Three judicial-confirmation milestones on April 28 prove that the process is completely broken.
First, Senate Democrats launched another filibuster. This one, against appeals-court nominee Priscilla Owen, is because of what Democrats say they know about her. It complements the first one, against appeals-court nominee Miguel Estrada, which is because of what Democrats say they don’t know about him.
It wasn’t supposed to happen this way. Back on Feb. 14, Sen. Richard Durbin, D-Ill., insisted that the Estrada filibuster had to do only with lack of information about the nominee’s views, not the views themselves. He said his fellow Democrats “to a person” agreed with him that as long as senators “know for whom we are voting,” a vote should happen. And on Tuesday, Sen. Charles Schumer, D-N.Y., similarly said that a different appeals-court nominee approved that day avoided a filibuster because he had “answered questions.”
Priscilla Owen had not one, but two, hearings before the Judiciary Committee. Senate Democrats, including Durbin and Schumer, argued the second hearing was unnecessary because they know everything there is to know. The Durbin-Schumer standard obviously requires a vote on the Owen nomination.
The jarring inconsistency of also filibustering Priscilla Owen reportedly did give some Democrats pause (though probably not to a person). But even that momentary lapse in compliant obedience was quickly squashed. The abortion extremist groups that control the Democrat caucus said they would “score” a vote on whether to filibuster the Owen nomination. That is, the vote would be used to determine how pro-abortion senators really are. The need to be on NARAL President Kate Michelman’s “A” list was too important. To paraphrase Emerson, confirmation consistency is the hobgoblin of little minds, avoided by little politicians.
A second April 28 milestone came with the confirmation of Jeffrey Sutton to the U.S. Court of Appeals for the Sixth Circuit. He was in President Bush’s first batch of 11 appeals-court nominees and, with his confirmation, a bare majority of that group has finally been approved.
Here’s how math works in Leftistland. It took 720 days for six of 11 Bush nominees to be approved. The previous three presidents saw 11 of their first 11 nominees confirmed in an average of 81 days. Those two scenarios are equal to Sen. Schumer, who proclaimed on Tuesday that Democrats were not “being obstructionist.”
Or consider this from another leftist math whiz. Sen. Durbin said on Tuesday that, without Mr. Sutton, “the Sixth Circuit is evenly balanced now.” He said that, it’s on page S5442 of the Congressional Record. Yet on that day, the court’s 10 full-time judges included six Democrat and four Republican appointees. Even with Mr. Sutton’s appointment, the court is not “evenly balanced,” at least as most normal Americans would measure it. I think perhaps it’s Sen. Durbin who may not be evenly balanced.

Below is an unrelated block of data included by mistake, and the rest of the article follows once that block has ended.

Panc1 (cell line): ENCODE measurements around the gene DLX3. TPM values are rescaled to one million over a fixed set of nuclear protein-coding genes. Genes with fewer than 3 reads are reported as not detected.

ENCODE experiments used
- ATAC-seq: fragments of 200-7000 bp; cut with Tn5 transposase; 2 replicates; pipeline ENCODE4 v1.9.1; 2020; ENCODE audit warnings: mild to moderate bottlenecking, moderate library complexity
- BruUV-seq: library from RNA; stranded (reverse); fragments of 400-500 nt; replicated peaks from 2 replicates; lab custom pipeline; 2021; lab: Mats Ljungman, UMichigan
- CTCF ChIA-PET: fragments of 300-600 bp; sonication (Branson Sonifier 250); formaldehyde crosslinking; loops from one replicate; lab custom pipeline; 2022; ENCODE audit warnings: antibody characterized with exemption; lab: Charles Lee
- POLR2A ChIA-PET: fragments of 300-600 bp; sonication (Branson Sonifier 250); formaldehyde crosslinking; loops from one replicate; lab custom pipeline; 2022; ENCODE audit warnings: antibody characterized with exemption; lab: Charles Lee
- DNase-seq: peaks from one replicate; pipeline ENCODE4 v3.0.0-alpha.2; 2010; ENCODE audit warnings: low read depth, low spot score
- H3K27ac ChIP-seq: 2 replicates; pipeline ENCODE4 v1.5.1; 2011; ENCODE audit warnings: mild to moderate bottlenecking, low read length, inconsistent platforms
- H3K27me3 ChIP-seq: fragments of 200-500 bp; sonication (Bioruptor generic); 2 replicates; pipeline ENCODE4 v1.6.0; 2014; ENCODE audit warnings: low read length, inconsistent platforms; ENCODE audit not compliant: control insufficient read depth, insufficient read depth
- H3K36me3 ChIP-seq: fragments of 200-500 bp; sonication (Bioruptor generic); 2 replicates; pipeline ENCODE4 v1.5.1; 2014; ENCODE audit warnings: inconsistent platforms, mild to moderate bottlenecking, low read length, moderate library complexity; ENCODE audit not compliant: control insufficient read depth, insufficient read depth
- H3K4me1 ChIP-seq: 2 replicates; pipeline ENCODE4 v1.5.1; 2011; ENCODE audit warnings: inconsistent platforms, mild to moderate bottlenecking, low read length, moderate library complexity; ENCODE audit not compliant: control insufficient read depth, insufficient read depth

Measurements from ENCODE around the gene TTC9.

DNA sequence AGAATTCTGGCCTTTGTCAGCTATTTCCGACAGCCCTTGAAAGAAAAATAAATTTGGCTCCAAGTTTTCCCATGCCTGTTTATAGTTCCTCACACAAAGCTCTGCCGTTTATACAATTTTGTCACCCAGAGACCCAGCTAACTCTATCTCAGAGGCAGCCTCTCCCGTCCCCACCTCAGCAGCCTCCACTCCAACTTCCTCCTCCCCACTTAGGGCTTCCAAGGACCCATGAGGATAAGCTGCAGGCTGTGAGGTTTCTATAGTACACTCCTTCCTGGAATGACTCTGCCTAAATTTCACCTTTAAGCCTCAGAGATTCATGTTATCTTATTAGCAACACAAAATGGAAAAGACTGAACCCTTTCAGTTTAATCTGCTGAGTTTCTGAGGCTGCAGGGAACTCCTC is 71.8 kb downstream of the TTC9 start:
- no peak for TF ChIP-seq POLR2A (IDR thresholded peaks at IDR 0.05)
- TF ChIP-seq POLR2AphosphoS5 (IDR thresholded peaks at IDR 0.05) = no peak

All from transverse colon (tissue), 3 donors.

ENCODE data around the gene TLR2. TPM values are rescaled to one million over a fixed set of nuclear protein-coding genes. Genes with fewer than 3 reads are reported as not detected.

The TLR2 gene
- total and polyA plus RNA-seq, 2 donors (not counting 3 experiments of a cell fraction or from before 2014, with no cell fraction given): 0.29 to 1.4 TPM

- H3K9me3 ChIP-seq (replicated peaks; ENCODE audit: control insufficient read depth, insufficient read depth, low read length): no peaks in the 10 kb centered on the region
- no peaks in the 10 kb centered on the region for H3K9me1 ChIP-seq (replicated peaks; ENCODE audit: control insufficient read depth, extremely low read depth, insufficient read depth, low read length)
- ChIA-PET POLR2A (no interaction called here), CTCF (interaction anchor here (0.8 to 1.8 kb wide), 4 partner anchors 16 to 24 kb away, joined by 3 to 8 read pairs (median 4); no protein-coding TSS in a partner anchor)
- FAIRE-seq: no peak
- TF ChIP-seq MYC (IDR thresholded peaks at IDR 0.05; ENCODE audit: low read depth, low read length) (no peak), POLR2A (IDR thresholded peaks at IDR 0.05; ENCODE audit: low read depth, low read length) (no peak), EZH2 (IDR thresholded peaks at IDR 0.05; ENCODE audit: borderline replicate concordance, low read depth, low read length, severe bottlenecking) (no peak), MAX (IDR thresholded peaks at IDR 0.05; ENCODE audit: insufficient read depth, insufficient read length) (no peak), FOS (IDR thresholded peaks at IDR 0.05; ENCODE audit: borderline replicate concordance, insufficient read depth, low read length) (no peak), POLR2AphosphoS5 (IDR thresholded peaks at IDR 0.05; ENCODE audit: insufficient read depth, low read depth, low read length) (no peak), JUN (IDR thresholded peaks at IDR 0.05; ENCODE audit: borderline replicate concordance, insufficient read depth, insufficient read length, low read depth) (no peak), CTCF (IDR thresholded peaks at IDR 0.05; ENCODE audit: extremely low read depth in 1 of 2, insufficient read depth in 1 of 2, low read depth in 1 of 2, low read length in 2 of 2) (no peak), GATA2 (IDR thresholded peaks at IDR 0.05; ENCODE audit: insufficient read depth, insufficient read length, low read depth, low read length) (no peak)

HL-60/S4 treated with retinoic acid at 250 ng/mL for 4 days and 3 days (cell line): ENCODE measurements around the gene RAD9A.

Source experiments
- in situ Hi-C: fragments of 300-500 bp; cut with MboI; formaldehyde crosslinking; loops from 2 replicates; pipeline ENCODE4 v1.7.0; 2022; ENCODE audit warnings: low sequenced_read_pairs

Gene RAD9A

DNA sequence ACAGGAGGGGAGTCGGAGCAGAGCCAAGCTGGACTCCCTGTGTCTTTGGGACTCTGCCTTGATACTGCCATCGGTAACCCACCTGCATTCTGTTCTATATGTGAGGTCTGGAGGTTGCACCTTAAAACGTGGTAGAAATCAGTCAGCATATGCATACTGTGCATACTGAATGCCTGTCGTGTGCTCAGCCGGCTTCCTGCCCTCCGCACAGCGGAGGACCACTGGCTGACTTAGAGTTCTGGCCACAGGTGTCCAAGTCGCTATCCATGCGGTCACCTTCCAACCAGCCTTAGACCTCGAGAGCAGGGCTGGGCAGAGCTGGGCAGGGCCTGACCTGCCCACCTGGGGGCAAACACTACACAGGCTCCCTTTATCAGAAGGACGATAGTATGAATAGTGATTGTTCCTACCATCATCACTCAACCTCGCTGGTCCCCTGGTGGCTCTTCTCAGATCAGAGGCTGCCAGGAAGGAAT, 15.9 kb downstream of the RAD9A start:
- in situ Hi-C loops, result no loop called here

Or how about this one from Sen. Tom Harkin, D-Iowa. He denounced what he claimed was a Republican scheme to “rush a vote” on Mr. Sutton. He even said that Republicans’ effort to “ram this [nomination] through” meant that “we cannot debate it.” He said that – it’s on page S5445 (the second day of the Sutton non-debate, by the way). Mr. Sutton had been scheduled for a Judiciary Committee hearing in May 2001. Probably knowing that the partisan tables would soon turn and they would become the majority, Democrats scuttled that hearing and then simply ignored Mr. Sutton thereafter. Hundreds and hundreds of days later, now it’s a rush job?
The other significant numbers from the Sutton confirmation show that the Democrats’ obstruction machine gains something even when it loses. Only one judicial nominee in the last quarter-century has been confirmed with fewer than the 52 votes Mr. Sutton received. And the negative votes once again topped 40, the magic number needed to support a filibuster.
The third milestone is that Senate Democrats have finally admitted why they are so enamored of litmus tests and nominees’ personal views. Sen. Durbin described the “extraordinary power” of federal judges this way: “Most of us in the Senate will come and go, and they will still be sitting on the bench with gavel in hand, in their black robes, meting out justice according to their own values. So it is important that we ask questions and make inquires as to what those values might be.”
That’s what leftists really believe, that judges decide their cases “according to their own values.” Not according to law, but their own values. Since judges decide cases according to their own views, nominees with insufficiently leftist views are unlikely to render sufficiently leftist decisions. Hence, to leftists, such folks are simply unqualified to sit on the bench.
All of that in just two days, loads of proof that the confirmation process is broken and needs to be fixed.